In summer 2018, myself and my colleague, Markus Wagner from UKCEH visited 56 farms across Great Britain to carry out some fieldwork and to meet with farmers to go through the PG Tool. The PG Tool is essentially a questionnaire which has eleven different sections (see below), each one with different numbers of questions. Some of the sections were pretty challenging for both farmers and researchers, involving complex data on animal numbers across the year and on land uses, whilst others were more straightforward; like the sections on agri-environmental schemes or agricultural system diversity.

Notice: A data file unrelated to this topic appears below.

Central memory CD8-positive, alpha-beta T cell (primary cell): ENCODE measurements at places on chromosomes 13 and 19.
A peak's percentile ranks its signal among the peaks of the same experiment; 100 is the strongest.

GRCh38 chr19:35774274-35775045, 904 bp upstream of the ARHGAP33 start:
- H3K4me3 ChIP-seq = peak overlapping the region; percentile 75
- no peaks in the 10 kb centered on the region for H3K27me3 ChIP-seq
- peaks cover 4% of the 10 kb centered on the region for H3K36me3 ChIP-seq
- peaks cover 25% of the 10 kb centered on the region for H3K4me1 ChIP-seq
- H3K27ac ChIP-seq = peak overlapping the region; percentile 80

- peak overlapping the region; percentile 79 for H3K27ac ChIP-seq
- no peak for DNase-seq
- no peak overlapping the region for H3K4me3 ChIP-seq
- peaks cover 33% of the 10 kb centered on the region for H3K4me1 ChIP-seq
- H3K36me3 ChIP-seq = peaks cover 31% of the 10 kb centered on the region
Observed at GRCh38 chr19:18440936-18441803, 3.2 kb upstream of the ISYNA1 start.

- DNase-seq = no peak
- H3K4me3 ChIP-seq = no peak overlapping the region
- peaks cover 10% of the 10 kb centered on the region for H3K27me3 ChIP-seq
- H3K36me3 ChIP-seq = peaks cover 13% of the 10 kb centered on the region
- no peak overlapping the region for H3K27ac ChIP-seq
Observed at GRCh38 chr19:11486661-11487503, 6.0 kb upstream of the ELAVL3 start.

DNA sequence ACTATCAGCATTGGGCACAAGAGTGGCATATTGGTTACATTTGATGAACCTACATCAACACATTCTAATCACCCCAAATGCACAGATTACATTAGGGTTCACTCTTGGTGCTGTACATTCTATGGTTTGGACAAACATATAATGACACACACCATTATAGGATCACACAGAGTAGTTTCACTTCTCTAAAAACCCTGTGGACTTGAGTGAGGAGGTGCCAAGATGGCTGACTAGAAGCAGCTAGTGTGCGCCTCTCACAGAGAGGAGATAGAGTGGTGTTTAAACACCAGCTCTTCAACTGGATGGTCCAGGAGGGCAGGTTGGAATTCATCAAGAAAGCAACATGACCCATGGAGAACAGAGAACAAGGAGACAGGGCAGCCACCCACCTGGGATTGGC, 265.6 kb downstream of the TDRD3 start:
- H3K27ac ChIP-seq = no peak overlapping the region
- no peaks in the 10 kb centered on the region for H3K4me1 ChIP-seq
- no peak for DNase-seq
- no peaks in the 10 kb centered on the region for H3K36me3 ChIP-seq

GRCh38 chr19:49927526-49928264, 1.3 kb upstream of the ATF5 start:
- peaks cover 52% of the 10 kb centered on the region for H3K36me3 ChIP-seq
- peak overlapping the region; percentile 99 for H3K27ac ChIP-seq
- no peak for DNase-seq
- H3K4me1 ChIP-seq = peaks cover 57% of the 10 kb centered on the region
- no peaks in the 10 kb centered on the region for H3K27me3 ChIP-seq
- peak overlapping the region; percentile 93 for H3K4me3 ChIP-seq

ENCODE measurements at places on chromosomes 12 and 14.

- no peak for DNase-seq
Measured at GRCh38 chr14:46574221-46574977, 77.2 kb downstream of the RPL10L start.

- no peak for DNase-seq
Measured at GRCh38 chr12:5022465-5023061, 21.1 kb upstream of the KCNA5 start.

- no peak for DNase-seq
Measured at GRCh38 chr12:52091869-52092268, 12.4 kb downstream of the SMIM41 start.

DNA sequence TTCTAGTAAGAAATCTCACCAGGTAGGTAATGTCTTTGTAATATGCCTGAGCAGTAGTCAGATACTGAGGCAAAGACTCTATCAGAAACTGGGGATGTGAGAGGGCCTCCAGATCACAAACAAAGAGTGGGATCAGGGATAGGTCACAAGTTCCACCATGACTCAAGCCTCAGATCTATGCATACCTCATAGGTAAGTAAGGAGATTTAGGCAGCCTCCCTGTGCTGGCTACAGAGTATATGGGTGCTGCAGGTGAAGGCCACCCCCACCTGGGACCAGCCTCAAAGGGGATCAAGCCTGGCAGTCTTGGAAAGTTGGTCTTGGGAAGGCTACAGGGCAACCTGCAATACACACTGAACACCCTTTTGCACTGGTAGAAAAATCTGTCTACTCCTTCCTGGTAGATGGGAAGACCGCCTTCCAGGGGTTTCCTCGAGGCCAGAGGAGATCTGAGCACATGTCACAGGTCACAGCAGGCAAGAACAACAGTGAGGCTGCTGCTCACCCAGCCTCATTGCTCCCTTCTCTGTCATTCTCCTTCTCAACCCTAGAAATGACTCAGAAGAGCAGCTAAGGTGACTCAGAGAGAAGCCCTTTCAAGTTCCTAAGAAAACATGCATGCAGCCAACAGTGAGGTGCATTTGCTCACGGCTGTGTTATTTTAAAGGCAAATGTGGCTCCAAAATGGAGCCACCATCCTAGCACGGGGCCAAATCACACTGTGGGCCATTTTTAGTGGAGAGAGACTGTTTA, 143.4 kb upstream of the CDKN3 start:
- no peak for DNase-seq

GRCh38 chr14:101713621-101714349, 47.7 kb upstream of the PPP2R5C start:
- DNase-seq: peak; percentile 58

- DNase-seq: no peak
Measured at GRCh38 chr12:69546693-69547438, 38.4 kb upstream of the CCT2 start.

The process of filling in the questionnaire was a learning experience for both researchers and farmers, with farmers often surprised to realise all the areas which their farming affects. Not all farmers had data to hand on water, fuel and electricity use, or had ever considered all the financial aspects of their business together at the same time, and in filling in the tool they were encouraged to think more holistically about their businesses. Ideally the tool was fully completed during the farm visit, enabling the farmer to literally get a picture of PG delivery from his/her farming system. However, in practice it was not always possible to access all the data needed and so tools for a number of farms were completed after the visit.